So as I start the day I wonder what today's California State Supreme Court decision will have as an impact on this ongoing "fight."
Tuesday, May 19, 2009
Thursday, May 14, 2009
LOVE is a four letter word that we use often. Both a noun and a verb, Jesus challenges us to redefine what love is, how we love and who we love. He does this in his teaching, and in particular in his whole life. A common saying goes, “your actions speak so loudly I can’t hear what you’re saying.”
In the past few years we’ve categorized many things as Evil: Iran, Korea, President Bush, the suspected socialism of President Obama. The word gets thrown around to describe those that oppose us, or is it those we oppose? But what is Paul talking about in Romans 12 when he challenges his readers and listeners to not be overcome by evil, but to overcome evil with good? In my reading of the gospel Jesus is talking about a radical pacificism, a good that is concerned primarily and foremost with love of one's neighbor, a notion of brother/sister-hood that transcends our self-centered notions of ethnicity, race, gender, orientation, nationalism, class and education.
When someone is in need we are invited to love this as Christ loves us. So what does that mean when we could lose our own skin, risk our security, forfeit our stability in order to intervene on behalf and on the side of someone else in need? Is evil merely saying no? What about not responding to need that is articulated and in front of us?
I'm struck by a quote I discovered this week of Rabbi Hillel about what it means to love God with all your heart:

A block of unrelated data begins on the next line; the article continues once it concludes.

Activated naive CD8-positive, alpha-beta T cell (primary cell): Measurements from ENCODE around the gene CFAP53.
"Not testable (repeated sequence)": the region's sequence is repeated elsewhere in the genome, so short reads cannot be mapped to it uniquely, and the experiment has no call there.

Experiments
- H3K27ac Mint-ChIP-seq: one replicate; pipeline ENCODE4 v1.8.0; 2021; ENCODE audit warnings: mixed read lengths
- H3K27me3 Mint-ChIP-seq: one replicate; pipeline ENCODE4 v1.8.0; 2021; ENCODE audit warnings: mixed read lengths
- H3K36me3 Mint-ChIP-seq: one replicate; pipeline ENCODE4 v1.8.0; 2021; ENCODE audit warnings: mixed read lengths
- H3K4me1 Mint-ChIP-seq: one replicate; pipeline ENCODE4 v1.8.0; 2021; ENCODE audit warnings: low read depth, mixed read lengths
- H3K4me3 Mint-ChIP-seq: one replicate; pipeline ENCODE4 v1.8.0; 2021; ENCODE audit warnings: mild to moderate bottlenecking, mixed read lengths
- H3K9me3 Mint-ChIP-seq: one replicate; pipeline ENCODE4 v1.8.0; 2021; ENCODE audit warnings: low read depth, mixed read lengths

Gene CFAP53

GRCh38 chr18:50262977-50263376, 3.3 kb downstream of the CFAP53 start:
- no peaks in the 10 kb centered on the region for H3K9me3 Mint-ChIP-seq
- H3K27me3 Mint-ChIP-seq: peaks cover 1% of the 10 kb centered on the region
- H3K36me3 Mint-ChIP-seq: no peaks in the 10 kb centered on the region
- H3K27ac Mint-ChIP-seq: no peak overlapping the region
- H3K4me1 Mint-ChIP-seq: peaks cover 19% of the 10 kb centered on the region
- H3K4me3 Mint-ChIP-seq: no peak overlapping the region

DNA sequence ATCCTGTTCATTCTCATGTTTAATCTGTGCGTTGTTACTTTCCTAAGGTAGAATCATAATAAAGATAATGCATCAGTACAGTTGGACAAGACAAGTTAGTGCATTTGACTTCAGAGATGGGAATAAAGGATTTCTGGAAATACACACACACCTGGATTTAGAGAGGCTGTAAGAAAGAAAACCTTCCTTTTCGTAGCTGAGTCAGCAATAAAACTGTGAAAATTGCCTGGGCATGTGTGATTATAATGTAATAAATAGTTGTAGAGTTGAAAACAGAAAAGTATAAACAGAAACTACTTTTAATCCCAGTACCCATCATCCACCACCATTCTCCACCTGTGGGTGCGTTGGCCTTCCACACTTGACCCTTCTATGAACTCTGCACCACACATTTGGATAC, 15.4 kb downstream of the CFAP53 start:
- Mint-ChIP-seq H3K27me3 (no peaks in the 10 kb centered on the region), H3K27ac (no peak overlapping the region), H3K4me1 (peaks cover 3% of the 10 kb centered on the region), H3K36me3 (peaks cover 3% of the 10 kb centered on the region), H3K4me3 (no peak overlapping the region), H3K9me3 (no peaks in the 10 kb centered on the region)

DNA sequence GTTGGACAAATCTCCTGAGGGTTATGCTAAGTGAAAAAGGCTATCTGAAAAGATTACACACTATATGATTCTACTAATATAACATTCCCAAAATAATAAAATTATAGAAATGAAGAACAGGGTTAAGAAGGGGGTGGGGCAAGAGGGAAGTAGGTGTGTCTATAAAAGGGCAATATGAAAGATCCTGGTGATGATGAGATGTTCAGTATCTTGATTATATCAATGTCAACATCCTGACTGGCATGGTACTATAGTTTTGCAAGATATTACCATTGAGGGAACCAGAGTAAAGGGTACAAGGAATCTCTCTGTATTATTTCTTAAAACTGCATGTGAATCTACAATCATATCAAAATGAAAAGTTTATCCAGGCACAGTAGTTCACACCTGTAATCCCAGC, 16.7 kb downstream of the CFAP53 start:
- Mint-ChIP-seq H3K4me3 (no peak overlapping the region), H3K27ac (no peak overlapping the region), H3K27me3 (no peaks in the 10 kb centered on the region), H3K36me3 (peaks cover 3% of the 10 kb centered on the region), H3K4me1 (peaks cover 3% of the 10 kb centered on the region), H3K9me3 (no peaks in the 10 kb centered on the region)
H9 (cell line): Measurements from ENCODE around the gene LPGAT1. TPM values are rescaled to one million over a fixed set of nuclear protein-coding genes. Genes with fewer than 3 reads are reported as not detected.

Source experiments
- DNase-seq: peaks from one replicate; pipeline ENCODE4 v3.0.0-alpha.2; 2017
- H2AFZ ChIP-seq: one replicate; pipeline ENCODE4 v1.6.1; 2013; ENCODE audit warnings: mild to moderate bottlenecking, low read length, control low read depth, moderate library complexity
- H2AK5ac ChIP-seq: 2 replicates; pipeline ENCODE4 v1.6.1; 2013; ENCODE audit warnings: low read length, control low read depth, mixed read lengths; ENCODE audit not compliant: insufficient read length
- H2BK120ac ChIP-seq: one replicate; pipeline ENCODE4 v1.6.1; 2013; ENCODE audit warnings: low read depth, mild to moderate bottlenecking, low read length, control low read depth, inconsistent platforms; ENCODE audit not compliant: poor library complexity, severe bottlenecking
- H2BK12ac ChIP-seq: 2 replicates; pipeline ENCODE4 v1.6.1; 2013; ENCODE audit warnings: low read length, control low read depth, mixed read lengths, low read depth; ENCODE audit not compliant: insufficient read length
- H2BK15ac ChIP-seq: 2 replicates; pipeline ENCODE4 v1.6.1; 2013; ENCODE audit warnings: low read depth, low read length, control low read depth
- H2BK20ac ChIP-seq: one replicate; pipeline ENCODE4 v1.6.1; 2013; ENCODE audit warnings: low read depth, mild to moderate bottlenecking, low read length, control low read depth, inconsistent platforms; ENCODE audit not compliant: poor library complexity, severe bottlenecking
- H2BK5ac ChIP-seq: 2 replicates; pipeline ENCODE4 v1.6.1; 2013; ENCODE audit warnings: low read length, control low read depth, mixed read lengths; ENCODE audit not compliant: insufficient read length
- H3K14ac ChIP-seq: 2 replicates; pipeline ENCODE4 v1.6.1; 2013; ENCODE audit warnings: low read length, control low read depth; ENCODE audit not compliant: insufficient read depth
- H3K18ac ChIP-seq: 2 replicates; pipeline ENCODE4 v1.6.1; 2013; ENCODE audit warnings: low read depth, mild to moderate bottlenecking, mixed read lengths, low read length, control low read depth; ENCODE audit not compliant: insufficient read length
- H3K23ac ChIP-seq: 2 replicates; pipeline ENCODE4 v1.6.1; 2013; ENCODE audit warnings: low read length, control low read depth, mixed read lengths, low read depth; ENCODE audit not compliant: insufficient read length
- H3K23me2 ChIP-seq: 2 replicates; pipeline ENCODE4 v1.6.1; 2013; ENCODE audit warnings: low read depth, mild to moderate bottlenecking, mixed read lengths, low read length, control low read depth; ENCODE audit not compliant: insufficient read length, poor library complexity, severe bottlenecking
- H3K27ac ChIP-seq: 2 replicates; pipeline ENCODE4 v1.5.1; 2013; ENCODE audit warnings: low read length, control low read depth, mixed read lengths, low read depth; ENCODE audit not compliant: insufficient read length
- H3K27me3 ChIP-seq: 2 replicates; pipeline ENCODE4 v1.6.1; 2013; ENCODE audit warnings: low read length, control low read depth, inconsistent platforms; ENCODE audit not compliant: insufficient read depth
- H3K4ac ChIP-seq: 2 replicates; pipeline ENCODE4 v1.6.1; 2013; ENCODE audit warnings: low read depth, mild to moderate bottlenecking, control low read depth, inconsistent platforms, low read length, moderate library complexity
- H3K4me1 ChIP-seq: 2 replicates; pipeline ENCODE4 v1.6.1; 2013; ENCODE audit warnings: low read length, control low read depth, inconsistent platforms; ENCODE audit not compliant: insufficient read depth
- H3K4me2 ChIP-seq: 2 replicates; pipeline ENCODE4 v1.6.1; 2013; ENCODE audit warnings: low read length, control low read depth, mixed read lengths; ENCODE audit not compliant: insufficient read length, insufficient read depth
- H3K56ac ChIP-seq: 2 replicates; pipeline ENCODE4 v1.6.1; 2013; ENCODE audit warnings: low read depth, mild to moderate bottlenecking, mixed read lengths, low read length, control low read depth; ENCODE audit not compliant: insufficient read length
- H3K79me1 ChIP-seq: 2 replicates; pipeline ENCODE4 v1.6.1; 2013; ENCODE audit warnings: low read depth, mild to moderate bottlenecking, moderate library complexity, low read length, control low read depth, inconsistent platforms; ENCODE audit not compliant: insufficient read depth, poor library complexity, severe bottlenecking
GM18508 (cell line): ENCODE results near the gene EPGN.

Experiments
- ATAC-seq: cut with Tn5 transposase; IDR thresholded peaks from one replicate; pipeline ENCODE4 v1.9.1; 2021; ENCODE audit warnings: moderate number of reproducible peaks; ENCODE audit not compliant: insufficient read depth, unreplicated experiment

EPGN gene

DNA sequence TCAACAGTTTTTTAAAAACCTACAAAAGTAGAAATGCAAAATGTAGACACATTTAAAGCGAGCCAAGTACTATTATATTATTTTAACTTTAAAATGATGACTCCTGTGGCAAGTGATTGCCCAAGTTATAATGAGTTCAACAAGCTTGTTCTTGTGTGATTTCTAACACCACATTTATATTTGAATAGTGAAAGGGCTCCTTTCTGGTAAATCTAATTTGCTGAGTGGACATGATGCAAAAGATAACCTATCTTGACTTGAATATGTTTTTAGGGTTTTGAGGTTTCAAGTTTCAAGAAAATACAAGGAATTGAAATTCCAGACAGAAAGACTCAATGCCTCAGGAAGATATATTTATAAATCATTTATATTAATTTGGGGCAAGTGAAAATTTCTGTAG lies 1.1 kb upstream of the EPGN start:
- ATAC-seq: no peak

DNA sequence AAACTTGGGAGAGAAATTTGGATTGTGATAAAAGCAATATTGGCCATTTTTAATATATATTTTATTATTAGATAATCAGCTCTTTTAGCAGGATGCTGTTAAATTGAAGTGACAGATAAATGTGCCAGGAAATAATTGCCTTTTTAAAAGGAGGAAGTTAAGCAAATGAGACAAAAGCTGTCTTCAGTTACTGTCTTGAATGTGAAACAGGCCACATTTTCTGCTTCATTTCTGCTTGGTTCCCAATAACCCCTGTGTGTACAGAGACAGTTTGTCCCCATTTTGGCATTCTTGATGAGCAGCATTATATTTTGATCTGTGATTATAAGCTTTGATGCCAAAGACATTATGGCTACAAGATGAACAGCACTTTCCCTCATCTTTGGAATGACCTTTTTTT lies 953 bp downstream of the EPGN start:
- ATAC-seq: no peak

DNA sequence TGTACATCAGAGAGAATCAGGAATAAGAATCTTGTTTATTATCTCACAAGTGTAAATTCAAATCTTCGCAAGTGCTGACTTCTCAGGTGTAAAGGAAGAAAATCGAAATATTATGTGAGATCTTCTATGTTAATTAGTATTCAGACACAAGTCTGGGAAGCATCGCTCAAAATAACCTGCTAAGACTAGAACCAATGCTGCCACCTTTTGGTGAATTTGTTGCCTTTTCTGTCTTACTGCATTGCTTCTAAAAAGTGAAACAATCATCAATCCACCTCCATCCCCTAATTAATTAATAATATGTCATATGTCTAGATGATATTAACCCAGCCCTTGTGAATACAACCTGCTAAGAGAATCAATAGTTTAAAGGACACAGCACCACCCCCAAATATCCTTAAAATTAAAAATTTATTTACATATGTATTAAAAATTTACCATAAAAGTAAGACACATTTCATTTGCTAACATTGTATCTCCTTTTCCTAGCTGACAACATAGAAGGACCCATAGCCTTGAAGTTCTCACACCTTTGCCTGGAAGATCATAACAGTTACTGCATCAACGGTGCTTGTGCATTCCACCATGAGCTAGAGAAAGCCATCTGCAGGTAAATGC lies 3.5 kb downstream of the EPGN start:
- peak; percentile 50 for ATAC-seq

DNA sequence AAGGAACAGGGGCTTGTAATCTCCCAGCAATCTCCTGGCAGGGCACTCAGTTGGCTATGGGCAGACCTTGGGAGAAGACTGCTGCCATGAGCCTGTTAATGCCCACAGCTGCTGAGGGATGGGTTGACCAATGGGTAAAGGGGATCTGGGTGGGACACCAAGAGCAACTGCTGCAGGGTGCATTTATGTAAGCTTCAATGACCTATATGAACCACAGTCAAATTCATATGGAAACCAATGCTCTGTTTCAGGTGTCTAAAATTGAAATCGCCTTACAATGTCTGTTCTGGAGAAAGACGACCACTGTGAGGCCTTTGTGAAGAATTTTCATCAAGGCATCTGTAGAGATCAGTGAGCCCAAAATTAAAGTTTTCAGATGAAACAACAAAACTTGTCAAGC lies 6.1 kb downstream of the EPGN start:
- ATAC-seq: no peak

I am an not for myself, who is for me?
If I care only for myself, what am I?
If not now, when?
Maybe this was more church than church often is? Someone in my life, a faith-full person, recently told me that they had pretty much given up on the community of the church - in the institutional sense - because it seems to be more about self-preservation at the cost of the excluded, marginalized and those without a voice, instead of following Jesus' words, actions and purpose in today's world. Isn't that what church - being called to community both in and for faith - is all about? Emily Saliers, one of the Indigo Girls, wrote a book [A Song to Sing: A Life to Live] with her father: a famous church organist, in which she basically affirms this through her personal experience of Christian faith, church participation and her experience of concerts often become more "church" than church is [my words]. Maybe the church is shrinking in attendance and participation because it's given up its purpose and passion to others in the name of holding fast to the traditions of credal orthodoxy, doctrine and dogma over people, the world and God's presence?
Tuesday, May 12, 2009
Saturday, May 09, 2009